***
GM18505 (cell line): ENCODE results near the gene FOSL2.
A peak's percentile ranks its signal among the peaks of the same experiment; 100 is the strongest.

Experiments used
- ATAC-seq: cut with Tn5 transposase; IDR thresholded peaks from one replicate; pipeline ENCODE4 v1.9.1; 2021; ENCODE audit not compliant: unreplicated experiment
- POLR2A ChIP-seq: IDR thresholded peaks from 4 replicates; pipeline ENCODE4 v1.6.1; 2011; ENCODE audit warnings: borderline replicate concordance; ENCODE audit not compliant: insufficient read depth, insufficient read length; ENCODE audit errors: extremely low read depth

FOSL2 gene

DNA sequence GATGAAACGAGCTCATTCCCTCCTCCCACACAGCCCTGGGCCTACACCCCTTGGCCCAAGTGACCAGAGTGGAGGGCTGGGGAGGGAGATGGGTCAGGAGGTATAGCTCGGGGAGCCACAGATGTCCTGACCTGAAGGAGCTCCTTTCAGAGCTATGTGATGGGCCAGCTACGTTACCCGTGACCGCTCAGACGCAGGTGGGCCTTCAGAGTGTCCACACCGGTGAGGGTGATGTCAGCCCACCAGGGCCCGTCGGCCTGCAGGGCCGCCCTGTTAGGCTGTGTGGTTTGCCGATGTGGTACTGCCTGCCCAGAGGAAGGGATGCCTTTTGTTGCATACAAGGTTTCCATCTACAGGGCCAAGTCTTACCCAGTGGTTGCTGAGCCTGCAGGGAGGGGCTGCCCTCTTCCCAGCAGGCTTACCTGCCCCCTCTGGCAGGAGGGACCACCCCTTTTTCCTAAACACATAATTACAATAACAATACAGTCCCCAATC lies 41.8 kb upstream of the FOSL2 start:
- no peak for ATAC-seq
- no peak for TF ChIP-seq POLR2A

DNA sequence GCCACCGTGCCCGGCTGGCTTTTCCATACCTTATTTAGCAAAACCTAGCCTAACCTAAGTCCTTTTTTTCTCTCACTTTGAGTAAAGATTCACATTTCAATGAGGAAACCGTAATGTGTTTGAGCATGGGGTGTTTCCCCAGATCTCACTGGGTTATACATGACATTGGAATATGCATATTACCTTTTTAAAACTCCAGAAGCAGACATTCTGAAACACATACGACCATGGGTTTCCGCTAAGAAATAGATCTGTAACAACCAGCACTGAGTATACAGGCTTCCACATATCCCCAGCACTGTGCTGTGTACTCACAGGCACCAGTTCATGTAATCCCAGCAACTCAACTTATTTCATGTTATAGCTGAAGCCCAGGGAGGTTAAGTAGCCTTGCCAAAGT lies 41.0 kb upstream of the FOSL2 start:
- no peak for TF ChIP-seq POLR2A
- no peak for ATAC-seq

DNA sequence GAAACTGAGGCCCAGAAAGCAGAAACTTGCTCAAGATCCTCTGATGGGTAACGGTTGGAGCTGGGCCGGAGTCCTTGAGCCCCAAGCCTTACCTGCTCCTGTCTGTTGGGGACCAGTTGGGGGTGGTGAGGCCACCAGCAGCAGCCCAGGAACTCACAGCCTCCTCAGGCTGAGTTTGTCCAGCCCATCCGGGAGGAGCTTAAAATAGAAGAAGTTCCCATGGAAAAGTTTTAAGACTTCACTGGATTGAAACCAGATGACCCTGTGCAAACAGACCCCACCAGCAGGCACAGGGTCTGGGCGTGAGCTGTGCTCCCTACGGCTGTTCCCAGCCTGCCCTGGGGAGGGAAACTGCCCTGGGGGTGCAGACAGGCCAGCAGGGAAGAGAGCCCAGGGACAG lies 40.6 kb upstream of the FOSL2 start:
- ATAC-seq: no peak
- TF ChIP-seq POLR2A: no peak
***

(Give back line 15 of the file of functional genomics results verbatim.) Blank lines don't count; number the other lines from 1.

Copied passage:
- TF ChIP-seq POLR2A: no peak